Israel might consider 'one-way trip' for Arafat
Sharon, Abbas talk of peace, hope and risks
JERUSALEM (CNN) -- Israel would consider any request from Palestinian President Yasser Arafat to move to Gaza, Israeli officials said Tuesday.
But if Arafat were allowed to leave the West Bank, "it would most likely be a one-way trip," an official said.
Israeli troops have isolated Arafat for months at his compound in Ramallah.
A lifting of the siege and free movement for Arafat were among the demands by the militant groups Hamas and Islamic Jihad and Arafat's Fatah movement when they declared a cease-fire against Israeli targets Sunday.
The issue was discussed during a meeting Tuesday between Israeli Prime Minister Ariel Sharon and Palestinian Prime Minister Mahmoud Abbas, the officials said.
Israel made a similar suggestion in April 2002 when Arafat's compound was under siege after a wave of terror attacks that began during Passover.
Sharon said world leaders concerned about Arafat's welfare could pick him up by helicopter, but that he could not take anyone with him, and "it is going to be a one-way ticket." Arafat rejected the notion of exile outright.
In 2001 and again in 2002, Israel also barred Arafat from leaving the compound to attend Christmas religious services in Bethlehem.
Before the Jerusalem talks Tuesday, Sharon and Abbas stood side-by-side at a news conference, shook hands and promised to move forward on the U.S.-backed "road map," each pledging they want peace with the other.
Abbas said: "Every day that passes without agreement is a lost opportunity. Every person killed is a human tragedy.
"So enough killing, enough death, enough pain, and let's go together courageously without hesitation to the future that we all deserve."
Sharon said, "Even if painful compromises have to be made here for a genuine peace, a peace for over the generations ... I will be prepared to make it.
"However, we must not forget that in addition to the hope and the chances there are also many risks and dangers. There are many people still who would like to see this process -- any process -- crashing and collapsing.
"There will be no compromise with terror ... no peace with terror."
Senior Sharon aide Ra'anan Gissin said the session, which lasted more than two hours, was "down to business."
Gissin characterized it as "a willingness to go forward rather than backward."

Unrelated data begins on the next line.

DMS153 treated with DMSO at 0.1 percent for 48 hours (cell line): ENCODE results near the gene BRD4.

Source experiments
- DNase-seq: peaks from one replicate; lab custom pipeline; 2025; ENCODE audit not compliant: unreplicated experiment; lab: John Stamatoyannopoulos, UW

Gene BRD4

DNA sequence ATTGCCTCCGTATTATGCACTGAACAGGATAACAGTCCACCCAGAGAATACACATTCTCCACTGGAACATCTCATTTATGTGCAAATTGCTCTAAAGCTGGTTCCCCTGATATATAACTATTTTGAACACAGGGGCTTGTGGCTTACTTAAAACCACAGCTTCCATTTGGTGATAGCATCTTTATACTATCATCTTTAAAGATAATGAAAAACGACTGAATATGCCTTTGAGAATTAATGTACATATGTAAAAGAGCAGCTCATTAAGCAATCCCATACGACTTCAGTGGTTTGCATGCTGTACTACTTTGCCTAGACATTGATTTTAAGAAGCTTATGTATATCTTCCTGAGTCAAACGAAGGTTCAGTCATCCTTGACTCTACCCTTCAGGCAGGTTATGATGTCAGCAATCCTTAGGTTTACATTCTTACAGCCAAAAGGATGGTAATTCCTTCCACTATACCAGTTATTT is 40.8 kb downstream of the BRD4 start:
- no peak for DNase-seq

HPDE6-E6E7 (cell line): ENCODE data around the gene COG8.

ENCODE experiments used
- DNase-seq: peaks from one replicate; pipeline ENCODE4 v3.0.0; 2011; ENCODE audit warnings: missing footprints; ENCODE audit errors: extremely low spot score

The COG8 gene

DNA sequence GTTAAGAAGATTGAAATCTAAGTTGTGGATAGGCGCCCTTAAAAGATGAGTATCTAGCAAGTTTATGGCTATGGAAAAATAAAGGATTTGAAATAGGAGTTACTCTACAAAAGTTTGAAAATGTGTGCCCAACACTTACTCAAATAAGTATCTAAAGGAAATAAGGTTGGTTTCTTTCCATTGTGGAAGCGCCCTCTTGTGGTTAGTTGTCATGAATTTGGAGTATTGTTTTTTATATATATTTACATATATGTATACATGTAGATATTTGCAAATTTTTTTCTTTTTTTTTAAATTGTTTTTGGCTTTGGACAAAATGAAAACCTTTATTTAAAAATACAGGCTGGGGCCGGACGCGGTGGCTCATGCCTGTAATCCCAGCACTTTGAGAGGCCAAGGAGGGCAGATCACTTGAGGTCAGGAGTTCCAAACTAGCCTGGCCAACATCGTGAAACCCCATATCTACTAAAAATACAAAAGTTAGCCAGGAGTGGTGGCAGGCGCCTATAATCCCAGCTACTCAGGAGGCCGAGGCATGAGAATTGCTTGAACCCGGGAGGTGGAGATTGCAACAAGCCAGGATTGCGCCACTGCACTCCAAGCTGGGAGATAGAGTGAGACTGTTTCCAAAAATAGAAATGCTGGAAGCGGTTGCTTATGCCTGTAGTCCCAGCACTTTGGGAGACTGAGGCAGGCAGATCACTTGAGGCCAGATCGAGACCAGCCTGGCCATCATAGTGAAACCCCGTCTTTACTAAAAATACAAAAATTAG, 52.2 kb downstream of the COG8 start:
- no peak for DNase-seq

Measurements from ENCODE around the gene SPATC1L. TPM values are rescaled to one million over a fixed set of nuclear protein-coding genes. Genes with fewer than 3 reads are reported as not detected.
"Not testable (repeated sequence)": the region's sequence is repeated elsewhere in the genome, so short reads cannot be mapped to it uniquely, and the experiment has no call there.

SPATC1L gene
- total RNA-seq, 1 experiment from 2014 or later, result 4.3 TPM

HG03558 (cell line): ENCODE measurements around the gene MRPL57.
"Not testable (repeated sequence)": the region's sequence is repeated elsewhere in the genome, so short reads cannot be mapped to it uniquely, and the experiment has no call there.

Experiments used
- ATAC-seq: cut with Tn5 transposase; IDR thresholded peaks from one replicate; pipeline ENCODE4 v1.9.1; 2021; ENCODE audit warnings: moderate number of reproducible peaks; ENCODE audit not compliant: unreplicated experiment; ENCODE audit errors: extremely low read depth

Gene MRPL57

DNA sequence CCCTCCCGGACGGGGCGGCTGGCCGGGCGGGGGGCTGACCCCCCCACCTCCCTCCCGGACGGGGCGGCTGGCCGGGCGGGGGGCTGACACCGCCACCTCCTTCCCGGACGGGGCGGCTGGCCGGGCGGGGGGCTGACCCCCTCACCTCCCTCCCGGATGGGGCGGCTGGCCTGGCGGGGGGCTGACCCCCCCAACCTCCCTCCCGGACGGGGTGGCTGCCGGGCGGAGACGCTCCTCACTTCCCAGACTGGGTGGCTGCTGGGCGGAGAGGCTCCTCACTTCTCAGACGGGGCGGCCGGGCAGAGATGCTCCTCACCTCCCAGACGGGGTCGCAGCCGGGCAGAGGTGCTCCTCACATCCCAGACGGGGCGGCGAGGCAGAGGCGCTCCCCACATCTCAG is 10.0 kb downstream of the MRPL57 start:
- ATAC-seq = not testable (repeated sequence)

He said both sides seemed to appreciate the constraints that the other faces.
On the issue of Palestinian prisoners, Gissin said, "There is no doubt that prisoners will be released." However, he said Sharon had not received a list from Israeli officials of those who might be released.
Gissin said the list would be delivered soon, and a future meeting between the two leaders will address the matter.
The issue of further Israeli withdrawals from the Palestinian territories was not discussed, Gissin said, because Palestinian security chief Mohammed Dahlan and Israeli Defense Minister Shaul Mofaz told the leaders they would handle the matter in separate talks.
Israeli troops, who pulled back Monday from northern Gaza, are scheduled to withdraw Wednesday from the West Bank town of Bethlehem.
Sharon and Abbas were expected to re-establish committees to work out details for handling certain issues. Committees set up before the start of the Palestinian intifada in September 2000 have not met in two years because of the violence.
Palestinian gunman killed
Hours before Tuesday's talks, Israeli soldiers shot and killed a Palestinian gunman near the West Bank town of Tulkarem, Israeli military sources said.
"An armed Palestinian gunman approached an Israeli military checkpoint south of Tulkarem and opened fire at the Israeli soldiers," the sources said. "The soldiers returned fire and killed the Palestinian gunman. The Israeli soldiers were unharmed."
There was no claim of responsibility in the second attack by Palestinians since Sunday's cease-fire announcements by Hamas, Islamic Jihad and Fatah.
In the first attack, a Bulgarian construction worker was killed Monday near the West Bank town of Jenin.
Members of Al Aqsa Martyrs Brigades claimed responsibility, sparking fears of a split within the group between those who wanted to follow the cease-fire and those who wanted to continue fighting.
An Al Aqsa member in Jenin, who said he was talking on behalf of all parties in the West Bank, said he and other leaders held meetings over the last two days and agreed "to continue the struggle."
The member, known only as Zakaria, acknowledged difficulties in contacting Gaza members but denied a split.
However, Al Aqsa officials in Gaza said they supported the cease-fire and issued a statement after Monday's killing saying they had "decided to desist from all sorts of resistance and to stop our actions against the Israelis."
Al Aqsa is a militant offshoot of Arafat's Fatah movement. Arafat told reporters Tuesday that those responsible for killing the construction worker had been arrested. He did not elaborate or offer any details.
Hamas, Islamic Jihad and the Aqsa Martyrs Brigades are on the U.S. State Department's list of terrorist organizations.